Tuesday, November 14, 2006

Inquiring Minds


If your eyes glaze over at the sight of so many acronyms, I sympathize. However, there is one in the group that merits attention from every investor. PCAOB stands for
Public Company Accounting Oversight Board. The Wall Street Journal recently reported that they are behind in their work.

The PCAOB was set up under the Sarbanes-Oxley (SOX) legislation passed in 2002. The private, non-profit organization was set up to oversee auditors of public companies. This is an important element of the reforms envisioned by Congress in passing SOX. The PCAOB is charged with inspecting audit firms which audit public companies to assess performance. Firms which perform more than 100 public companies audits per year at to get inspected every year themselves and the rest get an inspection once every three years.

Inspections culminate in a written report for use by companies in deciding which auditor to hire and by the rest of us in evaluating the integrity of the audited financials. This is the data upon which we rely to make investment choices. Investors in small companies may be more dependent than others upon the financial audit as well as the annual review of internal controls. Overall there are fewer other professionals visiting with management, touring corporate offices and facilities and otherwise turning over the rocks that would reveal problems.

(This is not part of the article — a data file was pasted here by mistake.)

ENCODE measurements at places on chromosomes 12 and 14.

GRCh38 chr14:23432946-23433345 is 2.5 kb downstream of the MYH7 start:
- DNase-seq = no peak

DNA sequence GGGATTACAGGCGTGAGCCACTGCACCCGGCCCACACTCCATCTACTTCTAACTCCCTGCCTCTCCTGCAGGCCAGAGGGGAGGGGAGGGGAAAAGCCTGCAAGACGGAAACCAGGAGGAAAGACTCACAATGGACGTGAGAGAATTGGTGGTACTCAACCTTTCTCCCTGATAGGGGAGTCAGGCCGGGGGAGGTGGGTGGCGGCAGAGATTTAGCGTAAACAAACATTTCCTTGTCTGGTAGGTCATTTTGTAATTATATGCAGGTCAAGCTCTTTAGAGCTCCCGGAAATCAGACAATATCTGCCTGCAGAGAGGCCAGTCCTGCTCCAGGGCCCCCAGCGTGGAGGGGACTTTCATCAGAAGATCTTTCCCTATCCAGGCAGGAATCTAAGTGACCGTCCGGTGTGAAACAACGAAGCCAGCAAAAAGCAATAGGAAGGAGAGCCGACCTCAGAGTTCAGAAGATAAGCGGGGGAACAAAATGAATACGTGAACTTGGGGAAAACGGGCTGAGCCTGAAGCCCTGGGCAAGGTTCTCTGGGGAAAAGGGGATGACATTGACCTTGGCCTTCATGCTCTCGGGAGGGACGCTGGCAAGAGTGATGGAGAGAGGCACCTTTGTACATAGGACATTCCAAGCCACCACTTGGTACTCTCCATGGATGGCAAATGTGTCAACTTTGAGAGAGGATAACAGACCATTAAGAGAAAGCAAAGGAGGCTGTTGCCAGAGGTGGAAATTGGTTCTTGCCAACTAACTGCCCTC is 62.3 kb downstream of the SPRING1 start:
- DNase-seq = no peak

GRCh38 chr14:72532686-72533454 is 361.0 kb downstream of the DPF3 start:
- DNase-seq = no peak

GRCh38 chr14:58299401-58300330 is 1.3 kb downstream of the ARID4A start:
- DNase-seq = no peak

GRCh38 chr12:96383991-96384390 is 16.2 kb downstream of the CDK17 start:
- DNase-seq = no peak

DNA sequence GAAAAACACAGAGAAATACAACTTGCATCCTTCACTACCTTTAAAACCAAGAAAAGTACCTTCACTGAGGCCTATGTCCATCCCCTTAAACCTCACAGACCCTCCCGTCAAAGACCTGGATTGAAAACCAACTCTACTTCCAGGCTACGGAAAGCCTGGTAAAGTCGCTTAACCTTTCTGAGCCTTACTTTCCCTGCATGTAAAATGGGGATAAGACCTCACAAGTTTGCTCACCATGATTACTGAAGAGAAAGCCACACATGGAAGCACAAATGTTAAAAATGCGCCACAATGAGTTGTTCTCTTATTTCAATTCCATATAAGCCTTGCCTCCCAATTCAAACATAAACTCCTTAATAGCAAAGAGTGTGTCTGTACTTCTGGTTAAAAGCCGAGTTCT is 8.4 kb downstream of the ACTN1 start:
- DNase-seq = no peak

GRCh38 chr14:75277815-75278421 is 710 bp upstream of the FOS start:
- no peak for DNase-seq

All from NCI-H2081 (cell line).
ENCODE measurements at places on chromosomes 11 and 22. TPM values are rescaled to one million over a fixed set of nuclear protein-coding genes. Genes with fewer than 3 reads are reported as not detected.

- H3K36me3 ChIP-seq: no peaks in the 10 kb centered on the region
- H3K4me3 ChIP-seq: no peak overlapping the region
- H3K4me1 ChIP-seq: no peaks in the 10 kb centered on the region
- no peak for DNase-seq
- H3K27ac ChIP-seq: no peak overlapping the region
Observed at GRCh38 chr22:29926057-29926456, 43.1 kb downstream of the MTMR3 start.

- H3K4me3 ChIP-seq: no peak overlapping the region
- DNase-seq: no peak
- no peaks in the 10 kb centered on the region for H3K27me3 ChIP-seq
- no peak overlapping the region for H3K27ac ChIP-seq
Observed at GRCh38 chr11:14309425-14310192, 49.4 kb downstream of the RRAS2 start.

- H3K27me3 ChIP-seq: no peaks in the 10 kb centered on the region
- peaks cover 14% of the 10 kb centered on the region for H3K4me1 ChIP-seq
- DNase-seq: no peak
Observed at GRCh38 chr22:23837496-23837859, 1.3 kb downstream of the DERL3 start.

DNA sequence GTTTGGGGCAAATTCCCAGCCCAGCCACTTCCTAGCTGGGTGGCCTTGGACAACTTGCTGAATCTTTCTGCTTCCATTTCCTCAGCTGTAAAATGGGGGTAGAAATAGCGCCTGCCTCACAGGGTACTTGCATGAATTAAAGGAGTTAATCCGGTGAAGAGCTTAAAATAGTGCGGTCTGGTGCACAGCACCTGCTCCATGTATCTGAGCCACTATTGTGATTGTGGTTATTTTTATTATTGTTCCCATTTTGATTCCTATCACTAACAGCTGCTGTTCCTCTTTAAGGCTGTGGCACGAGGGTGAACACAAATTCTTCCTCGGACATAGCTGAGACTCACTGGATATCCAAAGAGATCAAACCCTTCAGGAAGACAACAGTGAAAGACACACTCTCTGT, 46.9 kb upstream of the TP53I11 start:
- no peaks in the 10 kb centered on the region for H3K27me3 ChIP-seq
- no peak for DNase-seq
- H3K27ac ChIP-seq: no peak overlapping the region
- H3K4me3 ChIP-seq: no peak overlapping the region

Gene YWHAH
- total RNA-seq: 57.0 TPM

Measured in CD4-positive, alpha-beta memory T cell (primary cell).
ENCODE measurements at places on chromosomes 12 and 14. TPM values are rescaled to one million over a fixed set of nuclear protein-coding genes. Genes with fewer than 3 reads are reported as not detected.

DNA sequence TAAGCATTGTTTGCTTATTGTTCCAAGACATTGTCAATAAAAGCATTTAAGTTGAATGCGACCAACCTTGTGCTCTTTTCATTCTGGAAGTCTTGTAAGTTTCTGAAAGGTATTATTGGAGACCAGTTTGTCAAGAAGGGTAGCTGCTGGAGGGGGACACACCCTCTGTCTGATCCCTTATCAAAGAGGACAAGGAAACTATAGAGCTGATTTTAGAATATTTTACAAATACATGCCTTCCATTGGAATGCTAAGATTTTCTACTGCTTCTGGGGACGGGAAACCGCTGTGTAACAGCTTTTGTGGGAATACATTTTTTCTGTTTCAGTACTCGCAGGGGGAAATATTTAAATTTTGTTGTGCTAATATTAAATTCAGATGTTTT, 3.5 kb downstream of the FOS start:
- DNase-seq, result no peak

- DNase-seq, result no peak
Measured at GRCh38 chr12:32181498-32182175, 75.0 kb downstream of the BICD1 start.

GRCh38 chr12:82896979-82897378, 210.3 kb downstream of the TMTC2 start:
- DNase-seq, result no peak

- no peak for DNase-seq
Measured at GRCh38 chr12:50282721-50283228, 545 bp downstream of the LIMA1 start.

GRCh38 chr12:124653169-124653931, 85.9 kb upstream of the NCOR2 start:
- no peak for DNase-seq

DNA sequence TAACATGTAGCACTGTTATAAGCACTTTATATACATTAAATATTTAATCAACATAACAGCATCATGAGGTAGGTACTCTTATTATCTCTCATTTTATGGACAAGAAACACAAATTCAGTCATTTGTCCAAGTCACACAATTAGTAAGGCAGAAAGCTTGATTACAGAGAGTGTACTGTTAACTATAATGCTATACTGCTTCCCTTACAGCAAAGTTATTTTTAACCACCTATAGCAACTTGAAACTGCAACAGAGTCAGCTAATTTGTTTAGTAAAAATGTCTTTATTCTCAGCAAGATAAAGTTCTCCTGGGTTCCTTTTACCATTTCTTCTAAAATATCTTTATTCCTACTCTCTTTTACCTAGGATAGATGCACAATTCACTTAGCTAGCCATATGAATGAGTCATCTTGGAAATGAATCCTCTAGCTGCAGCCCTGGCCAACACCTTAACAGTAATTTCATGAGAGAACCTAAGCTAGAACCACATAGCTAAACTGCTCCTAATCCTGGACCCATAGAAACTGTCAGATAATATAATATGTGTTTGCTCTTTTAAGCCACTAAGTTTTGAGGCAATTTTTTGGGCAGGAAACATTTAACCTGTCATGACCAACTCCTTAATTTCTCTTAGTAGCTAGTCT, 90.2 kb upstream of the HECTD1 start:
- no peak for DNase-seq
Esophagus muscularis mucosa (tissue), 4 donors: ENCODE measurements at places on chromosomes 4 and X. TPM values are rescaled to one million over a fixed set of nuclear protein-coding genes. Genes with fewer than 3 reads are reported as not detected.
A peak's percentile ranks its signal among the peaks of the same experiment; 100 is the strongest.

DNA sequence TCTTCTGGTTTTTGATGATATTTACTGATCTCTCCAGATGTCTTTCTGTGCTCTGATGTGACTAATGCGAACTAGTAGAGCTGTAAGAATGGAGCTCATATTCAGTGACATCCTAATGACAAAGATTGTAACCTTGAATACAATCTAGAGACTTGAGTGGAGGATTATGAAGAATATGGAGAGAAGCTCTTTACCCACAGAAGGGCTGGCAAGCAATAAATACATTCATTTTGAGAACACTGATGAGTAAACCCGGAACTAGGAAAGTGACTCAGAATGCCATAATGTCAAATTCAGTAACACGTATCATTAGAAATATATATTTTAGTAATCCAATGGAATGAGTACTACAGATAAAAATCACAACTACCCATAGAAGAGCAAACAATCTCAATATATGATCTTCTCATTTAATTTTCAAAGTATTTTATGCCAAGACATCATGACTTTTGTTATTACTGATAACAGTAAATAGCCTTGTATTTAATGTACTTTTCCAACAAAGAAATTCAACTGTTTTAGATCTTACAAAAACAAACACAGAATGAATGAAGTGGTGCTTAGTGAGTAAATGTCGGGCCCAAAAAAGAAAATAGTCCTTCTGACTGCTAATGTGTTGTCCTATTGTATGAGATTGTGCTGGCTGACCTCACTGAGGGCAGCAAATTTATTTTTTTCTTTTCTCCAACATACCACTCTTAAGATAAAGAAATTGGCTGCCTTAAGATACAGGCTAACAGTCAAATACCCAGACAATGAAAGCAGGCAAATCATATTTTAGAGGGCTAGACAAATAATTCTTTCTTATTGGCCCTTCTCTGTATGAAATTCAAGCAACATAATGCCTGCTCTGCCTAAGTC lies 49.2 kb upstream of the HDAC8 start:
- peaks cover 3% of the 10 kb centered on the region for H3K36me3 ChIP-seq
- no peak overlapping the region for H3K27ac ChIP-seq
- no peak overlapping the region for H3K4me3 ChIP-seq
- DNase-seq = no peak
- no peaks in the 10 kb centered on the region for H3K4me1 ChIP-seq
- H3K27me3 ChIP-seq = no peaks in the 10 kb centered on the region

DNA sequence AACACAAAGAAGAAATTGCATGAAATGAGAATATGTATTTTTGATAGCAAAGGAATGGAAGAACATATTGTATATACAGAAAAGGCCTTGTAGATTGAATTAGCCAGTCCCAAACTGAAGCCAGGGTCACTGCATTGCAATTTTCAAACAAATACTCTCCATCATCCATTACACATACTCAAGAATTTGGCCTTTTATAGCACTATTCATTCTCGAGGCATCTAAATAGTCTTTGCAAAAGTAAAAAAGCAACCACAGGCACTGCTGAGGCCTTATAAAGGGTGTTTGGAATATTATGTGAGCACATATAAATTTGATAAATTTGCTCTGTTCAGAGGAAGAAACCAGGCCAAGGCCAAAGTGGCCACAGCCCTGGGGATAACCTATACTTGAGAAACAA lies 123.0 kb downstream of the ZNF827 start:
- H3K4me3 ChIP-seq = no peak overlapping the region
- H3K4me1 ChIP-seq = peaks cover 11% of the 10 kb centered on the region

We did our own inspection and found the PCOAB has issued approximately 170 such reports so far in 2006, up from 160 in the entire year 2005.

What caught the attention of reporters at the Wall Street Journal, and ours, is that the reports on the Big Four appear to be getting stale. The
PCAOB Inspection Reports on Deloitte & Touche and PriceWaterhouseCoopers were published in November 2005, but the report on KPMG and Ernst & Young appear to be past due as the last one came out in September and October last year. The inspection of KPMB, for example, was completed in the five months between June 2004 and October 2004 and took an entire year to reach the light of day. No doubt inspections of small audit firms are also dated.

Here is the real irritation. Portions of those reports issued in 2005 have not been made public - the negative portions! The PCAOB gives the audit firms the benefit of the doubt on those areas that were subjects of criticism if the audit firm promises to address those matters in the next year. So the question is: was the audit firm successful with the remedy? If not, what is the PCAOB going to do about it.

For example, the last review of KPMG was on work completed by that firm two years ago. What does a deficiency mean for the integrity of the audits completed by KPMG since then?

Inquiring minds want to know!

No comments: